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  1. panthersix is offline
    panthersix's Avatar

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    Posted On:
    1/22/2007 3:03pm


     Style: Brawling

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    Hell yeah! Hell no!
    Think we should have a 40 and Over Forum?
  2. FickleFingerOfFate is offline
    FickleFingerOfFate's Avatar

    Guess which finger is the fickle one...

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    Up in your grill.
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    Posted On:
    1/22/2007 3:11pm

    supporting member
     Style: Karate/ Arnis

    --
    Hell yeah! Hell no!
    Quote Originally Posted by panthersix
    Think we should have a 40 and Over Forum?

    Count me in. No disrespect to the younger members here, but I know there are a lot of different circumstances that come into play as you hit 40ish.



    Great Idea
  3. Andrew L. is offline

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    Mar 2006
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    Posted On:
    1/23/2007 4:30pm


     Style: Still searching...

    --
    Hell yeah! Hell no!
    Quote Originally Posted by jill666
    Haven't had that experience for quite a while, but it sucks hard. Did it recently in a much lesser degree with the pecs. But at least I don't walk on my tits.

    I second the using a roller- and flush your system out with plenty of water. It will not only help the lactic acid leave your body, it will help your healing. Make sure not to work the muscles until the knots are gone, then ease back in.
    Any lactic acid from a workout the day before would be long gone. If its sharp pain your experiencing then you probably injured yourself. If its just tight/soreness read up on DOMS
    http://en.wikipedia.org/wiki/DOMS.
  4. bayesian is offline

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    Feb 2006
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    Posted On:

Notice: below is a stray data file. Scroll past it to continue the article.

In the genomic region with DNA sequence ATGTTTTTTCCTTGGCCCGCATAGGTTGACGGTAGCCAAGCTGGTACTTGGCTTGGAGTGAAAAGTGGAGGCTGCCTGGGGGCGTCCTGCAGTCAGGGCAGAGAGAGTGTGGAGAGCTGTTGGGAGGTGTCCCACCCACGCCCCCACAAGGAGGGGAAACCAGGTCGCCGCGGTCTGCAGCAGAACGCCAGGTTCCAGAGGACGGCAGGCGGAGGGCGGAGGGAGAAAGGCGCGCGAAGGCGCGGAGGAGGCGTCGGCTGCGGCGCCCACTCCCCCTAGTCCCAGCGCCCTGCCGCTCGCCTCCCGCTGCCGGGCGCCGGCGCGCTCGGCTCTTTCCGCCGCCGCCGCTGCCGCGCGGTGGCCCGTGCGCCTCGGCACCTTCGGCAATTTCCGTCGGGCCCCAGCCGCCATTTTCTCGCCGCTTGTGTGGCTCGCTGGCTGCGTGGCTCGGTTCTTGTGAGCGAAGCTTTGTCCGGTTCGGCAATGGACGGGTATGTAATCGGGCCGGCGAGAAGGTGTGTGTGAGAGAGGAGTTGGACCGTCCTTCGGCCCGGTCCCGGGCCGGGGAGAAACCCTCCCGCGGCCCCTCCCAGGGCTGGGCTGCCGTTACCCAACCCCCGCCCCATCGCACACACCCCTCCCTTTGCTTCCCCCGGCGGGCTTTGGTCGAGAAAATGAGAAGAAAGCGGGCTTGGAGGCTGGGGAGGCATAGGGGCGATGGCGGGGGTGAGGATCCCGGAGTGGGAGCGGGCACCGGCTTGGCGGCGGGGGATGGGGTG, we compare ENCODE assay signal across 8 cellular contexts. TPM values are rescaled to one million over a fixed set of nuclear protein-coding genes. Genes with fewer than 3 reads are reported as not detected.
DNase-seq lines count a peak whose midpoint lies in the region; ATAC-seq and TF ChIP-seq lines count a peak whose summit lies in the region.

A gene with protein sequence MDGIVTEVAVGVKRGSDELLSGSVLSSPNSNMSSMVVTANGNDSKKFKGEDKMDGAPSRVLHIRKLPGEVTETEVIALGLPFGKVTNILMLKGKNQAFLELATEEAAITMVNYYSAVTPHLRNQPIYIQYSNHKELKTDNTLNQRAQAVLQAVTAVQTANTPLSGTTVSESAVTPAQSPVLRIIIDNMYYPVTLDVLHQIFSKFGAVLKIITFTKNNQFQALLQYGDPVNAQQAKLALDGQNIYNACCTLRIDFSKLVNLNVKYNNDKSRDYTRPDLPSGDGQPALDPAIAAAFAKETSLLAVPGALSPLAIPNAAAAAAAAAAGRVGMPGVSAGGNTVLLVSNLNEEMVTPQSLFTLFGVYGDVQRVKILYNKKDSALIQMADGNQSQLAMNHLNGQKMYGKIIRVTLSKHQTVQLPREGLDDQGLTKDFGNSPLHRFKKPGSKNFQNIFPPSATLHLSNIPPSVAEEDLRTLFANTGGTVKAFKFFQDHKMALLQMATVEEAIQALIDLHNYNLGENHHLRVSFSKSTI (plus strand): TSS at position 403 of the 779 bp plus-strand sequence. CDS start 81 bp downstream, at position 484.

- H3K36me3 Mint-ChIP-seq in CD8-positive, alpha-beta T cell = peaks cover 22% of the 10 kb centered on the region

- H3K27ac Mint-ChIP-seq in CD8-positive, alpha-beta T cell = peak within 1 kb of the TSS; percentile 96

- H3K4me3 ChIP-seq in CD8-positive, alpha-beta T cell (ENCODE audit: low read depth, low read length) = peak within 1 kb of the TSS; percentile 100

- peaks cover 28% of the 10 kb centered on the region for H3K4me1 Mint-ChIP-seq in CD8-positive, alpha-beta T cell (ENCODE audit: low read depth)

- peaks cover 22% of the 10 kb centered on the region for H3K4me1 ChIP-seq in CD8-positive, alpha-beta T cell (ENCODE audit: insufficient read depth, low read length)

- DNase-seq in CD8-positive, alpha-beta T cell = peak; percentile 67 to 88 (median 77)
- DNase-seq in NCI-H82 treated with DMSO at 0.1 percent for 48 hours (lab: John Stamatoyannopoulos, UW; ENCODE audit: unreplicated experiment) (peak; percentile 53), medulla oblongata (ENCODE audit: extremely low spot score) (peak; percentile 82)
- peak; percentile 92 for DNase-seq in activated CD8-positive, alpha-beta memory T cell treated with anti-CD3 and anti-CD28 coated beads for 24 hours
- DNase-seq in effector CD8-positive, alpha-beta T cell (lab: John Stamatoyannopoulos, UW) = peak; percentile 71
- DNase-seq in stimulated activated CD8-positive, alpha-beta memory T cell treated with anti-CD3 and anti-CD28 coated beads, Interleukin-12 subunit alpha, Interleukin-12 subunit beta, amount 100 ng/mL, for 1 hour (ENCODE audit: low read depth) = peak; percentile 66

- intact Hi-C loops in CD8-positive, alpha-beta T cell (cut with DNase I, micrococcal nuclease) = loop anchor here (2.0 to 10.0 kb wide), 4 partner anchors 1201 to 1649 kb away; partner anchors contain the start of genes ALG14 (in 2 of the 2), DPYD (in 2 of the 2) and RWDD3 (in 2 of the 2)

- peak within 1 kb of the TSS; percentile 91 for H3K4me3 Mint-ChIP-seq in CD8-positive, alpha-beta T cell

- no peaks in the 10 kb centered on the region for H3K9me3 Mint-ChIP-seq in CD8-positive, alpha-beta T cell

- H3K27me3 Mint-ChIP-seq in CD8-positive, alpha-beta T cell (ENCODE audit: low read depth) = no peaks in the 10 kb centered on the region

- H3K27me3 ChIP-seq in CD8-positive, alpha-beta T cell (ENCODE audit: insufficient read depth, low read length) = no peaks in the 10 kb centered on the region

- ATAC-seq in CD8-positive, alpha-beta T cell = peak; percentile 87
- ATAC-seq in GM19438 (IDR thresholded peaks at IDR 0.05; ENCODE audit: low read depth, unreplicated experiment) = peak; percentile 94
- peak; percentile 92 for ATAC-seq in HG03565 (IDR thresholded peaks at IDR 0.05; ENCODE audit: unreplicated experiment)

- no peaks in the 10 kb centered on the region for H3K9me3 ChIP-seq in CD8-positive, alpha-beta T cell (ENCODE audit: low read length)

1/24/2007 2:10pm

    Bullshido Newbie
     Style: Wing Chun

    --
    Hell yeah! Hell no!
    Maybe this will help: Use the principle of reciprocal inhibition.

    Let's say your right calf is cramped. For me, that means I cannot flex my right foot (dorsiflexion, where the right toes come toward the right knee).

    We want to tell that cramped muscle to stop contracting. Use your left foot on top of your right foot to prevent the right foot from flexing at all. Now, flex your right foot has strongly as you can (dorsiflexion), keeping it from actually moving using your left foot. Keep the pressure on for at least 10-15 seconds. Your right foot won't move, so no pain (hopefully). Then, gently stop flexing the right foot, still not letting it move, until it is relaxed.

    At this point, with any luck, your body has said to the calf muscle, "Hey, I'm trying to get things done over here, relax." (I.e., reciprocal inhibition.)

    If both sides are cramped, then use an object to stop the foot from flexing (such as a heavy couch or bed frame). You are trying to create an isometric exertion with the muscle(s) opposite the calf.

    If it works, great -- don't suddenly start making fast movements with the previously cramped foot. Give it a bit to recover. My experience is that it's more prone to cramp if you don't allow some recovery time.

    This general approach works for other cramped muscles. Try to find the direction of movement where the cramping starts to pull and get painful. Then, back off a bit, stop the actual movement with something, and exert the reciprocal muscles to the cramped muscles without actually moving (isometric contraction). Back off the contraction slowly, etc.

    (YMMV. I am not a doctor. Use common sense. Etc.)
  5. MediumMike is offline

    Join Date
    Jan 2007
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    Florida
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    Posted On:
    1/24/2007 2:19pm


     Style: MMA

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    Hell yeah! Hell no!
    I like the way bayesian is. Smart person and it sounds like through the best training. EXPERIENCE!.
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